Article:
Even if you’re unfamiliar with the works of Abraham Kuyper, you might recognize his most famous quote: “There is not a square inch in the whole domain of our human existence over which Christ, who is Sovereign over all, does not cry: ‘Mine!’”
For Kuyper, this deep awareness of God’s sovereignty had vast implications for daily life. Throughout his writings, he wrestled with how to reconcile the sovereign presence of God in this beautifully created world while witnessing the fallenness and brokenness of the present. The modern church still struggles to navigate this tension between the spiritual life and the secular world. That’s why, despite being a century old, Kuyper’s theology of everyday life is still relevant today.
Re-creating public life
This public theology can be summarized in this brief statement: “Be present where God is present.” If God is present in all arenas of life, then Christians too should be present there. And just like God isn’t passively present in the world, Christians should not be passive either.
But active engagement in the world has its own dangers if we aren’t obedient to Christ’s authority as King. Govert Buijs writes in the introduction to Pro Rege, volume 2, “Obeying Christ’s kingship in public life and society, does not imply a call to ‘Christianize’ it, as if society should be reformed into a kind of church at large, an extensive religious community.”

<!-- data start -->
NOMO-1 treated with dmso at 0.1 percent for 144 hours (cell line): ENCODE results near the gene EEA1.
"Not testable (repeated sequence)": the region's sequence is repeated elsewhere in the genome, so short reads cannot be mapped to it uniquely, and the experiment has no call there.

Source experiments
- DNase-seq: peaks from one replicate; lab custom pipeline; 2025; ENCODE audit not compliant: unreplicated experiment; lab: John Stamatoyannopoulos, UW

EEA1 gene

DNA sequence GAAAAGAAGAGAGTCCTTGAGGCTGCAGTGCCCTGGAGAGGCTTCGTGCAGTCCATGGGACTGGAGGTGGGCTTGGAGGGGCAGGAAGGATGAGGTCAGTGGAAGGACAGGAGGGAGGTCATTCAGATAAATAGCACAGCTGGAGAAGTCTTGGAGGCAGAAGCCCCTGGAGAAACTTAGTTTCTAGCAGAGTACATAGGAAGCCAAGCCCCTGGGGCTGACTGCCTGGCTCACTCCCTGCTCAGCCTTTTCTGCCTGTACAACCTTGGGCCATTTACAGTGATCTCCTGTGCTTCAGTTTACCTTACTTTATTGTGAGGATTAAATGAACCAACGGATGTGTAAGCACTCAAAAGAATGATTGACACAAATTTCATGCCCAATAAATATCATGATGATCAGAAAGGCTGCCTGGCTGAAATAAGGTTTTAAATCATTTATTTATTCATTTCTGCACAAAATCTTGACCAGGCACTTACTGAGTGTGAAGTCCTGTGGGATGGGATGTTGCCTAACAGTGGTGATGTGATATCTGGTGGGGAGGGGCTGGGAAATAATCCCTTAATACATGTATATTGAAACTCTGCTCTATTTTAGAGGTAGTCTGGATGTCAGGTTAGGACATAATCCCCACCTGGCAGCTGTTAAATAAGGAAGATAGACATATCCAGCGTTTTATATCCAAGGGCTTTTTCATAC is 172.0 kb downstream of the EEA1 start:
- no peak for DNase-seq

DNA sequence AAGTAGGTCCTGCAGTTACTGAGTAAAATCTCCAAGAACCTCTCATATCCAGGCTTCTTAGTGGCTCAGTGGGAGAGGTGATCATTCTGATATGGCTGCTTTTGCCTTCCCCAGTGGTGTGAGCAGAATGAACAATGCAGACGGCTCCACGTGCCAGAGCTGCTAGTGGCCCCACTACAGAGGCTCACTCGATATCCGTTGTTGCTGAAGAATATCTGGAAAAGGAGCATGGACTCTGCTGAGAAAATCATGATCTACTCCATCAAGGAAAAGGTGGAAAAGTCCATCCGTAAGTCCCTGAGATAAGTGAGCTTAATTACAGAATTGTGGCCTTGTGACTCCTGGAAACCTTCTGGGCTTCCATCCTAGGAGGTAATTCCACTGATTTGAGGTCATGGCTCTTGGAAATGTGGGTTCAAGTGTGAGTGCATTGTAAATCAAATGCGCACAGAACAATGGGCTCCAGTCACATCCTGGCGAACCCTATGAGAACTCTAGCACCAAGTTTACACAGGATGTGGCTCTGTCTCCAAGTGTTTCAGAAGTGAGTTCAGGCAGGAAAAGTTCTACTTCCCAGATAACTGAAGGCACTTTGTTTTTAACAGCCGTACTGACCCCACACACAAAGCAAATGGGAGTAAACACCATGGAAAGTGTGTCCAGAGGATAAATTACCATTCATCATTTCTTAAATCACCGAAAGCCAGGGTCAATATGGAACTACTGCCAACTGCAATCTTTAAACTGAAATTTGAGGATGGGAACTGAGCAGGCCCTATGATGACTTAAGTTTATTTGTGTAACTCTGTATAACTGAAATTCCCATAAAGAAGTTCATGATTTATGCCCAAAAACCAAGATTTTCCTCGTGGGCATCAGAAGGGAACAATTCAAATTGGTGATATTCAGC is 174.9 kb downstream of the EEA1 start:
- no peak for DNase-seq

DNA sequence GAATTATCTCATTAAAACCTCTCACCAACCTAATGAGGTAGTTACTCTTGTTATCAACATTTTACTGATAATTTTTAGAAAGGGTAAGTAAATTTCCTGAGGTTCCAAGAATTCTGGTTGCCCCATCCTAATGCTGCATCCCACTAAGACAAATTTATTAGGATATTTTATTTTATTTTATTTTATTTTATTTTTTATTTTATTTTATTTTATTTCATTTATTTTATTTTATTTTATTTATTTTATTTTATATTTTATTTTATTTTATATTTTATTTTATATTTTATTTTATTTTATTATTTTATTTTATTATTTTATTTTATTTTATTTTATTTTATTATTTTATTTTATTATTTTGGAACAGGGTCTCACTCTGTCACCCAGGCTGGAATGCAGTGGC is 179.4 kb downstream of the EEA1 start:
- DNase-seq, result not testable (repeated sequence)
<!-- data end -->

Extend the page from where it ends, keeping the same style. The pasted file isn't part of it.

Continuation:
Buijs goes on to describe the orientation of our engagement in society:
For Kuyper, Christians active in public life should not strive to Christianize public life but to bring it into line with its creational intentions, to re-create it. They will not work toward the heavenly future but remain faithful to this creational world, to restore ordinary life, nothing more than that. Christ’s kingship is in heaven, and it is on earth, in this creation, working toward a restoration of creation. In short, it is a vision of what we perhaps today would call (using the Hebrew word) shalom. If our political, economic, military, educational, scientific, or artistic practices violate this, if they are oppressive to human beings and their talents, then our practices should be reformed.
This means that obedience to Christ the King means joining with him in his mission to restore his creation. It means transforming society from the inside. It means turning oppression into freedom, injustice into justice, hatred into love.
With such a vast and exceedingly important restorative mission, it’s no wonder why the church has struggled with this tension between the spiritual life and the secular world. To be critically engaged in the present requires an understanding of the brokenness of the world but also how Christ can be brought to bear on a specific situation.
This is where the age of Kuyper’s works may fail us. While he discusses a wide variety of topics, ranging from politics and economics to education and the arts, all of these discussions are grounded in his era, around the turn of the 19th century. If you’re looking for more timely and applicable resources, we recommend the recently published three-volume set on Christian cultural engagement—Every Square Inch, Every Waking Hour, and Every Good Thing. At the intersection of faith, culture, work, and economics, these three books equip Christians to faithfully engage with the world and glorify God in all they do in a modern context.